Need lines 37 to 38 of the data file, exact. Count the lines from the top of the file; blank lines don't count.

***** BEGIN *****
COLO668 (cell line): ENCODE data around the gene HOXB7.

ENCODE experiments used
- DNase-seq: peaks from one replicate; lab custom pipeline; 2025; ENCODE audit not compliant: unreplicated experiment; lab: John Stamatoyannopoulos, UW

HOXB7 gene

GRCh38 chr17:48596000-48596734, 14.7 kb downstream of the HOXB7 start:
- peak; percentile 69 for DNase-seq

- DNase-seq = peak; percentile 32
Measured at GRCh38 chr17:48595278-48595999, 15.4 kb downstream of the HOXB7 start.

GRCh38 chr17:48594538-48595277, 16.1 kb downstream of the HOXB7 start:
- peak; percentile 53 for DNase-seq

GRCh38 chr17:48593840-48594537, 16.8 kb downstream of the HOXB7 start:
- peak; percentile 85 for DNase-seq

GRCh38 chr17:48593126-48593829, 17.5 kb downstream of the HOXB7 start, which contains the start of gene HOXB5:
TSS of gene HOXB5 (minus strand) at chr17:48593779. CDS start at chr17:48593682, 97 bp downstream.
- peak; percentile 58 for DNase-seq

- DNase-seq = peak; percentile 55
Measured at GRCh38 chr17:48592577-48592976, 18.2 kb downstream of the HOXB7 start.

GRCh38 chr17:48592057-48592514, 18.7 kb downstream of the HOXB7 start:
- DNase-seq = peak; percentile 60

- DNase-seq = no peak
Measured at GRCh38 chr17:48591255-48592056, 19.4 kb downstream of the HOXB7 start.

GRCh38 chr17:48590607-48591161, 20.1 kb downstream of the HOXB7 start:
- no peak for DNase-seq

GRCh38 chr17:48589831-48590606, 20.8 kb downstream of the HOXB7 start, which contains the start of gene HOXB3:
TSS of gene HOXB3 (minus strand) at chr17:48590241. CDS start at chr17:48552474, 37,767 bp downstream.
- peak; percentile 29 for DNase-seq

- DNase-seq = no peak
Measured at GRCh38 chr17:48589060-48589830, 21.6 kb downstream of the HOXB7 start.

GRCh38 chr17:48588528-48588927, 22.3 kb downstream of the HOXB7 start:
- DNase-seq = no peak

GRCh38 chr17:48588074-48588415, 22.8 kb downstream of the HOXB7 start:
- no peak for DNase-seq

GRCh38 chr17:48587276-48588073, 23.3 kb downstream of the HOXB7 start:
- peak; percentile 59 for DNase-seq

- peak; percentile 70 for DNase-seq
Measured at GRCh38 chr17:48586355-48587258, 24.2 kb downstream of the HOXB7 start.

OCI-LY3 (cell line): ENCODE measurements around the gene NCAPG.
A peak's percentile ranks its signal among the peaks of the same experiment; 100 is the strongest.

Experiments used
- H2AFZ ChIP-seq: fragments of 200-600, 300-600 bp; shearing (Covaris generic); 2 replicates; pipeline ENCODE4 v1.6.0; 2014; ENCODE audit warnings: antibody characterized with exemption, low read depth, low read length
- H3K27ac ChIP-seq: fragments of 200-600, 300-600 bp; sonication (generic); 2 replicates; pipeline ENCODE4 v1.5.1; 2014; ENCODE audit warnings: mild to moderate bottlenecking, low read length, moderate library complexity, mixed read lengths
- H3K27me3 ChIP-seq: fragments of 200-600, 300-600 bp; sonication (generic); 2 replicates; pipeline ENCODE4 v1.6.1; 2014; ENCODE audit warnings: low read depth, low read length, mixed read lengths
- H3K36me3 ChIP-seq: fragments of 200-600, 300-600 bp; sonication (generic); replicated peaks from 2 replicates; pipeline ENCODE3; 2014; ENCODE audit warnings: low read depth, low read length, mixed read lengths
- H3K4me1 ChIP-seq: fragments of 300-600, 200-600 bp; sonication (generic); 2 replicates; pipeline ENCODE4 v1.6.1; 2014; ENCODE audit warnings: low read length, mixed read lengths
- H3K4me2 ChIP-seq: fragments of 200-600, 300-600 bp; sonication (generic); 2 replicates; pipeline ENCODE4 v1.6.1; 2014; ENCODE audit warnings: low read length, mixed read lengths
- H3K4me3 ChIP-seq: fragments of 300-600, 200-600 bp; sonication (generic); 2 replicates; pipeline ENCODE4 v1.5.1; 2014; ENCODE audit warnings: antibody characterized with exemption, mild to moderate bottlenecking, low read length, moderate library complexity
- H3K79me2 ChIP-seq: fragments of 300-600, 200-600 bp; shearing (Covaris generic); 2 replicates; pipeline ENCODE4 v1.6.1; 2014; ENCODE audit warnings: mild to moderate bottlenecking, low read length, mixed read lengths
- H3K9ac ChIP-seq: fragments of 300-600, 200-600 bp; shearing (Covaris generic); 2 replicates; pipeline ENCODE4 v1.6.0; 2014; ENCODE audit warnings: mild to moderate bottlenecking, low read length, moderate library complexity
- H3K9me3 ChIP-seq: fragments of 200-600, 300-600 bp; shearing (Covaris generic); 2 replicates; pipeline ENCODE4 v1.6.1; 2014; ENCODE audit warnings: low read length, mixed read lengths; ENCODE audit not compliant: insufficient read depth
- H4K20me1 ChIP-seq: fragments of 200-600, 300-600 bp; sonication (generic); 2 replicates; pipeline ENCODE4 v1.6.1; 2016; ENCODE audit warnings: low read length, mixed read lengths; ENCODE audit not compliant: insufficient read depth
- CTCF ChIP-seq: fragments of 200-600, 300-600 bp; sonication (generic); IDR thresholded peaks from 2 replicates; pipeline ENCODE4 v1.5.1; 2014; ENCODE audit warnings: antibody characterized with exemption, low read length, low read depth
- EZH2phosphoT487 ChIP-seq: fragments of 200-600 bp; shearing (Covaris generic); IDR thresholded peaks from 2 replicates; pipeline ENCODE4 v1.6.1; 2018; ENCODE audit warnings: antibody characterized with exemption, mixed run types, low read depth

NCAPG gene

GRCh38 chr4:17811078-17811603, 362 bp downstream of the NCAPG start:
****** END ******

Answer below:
OCI-LY3 (cell line): ENCODE measurements around the gene NCAPG.
A peak's percentile ranks its signal among the peaks of the same experiment; 100 is the strongest.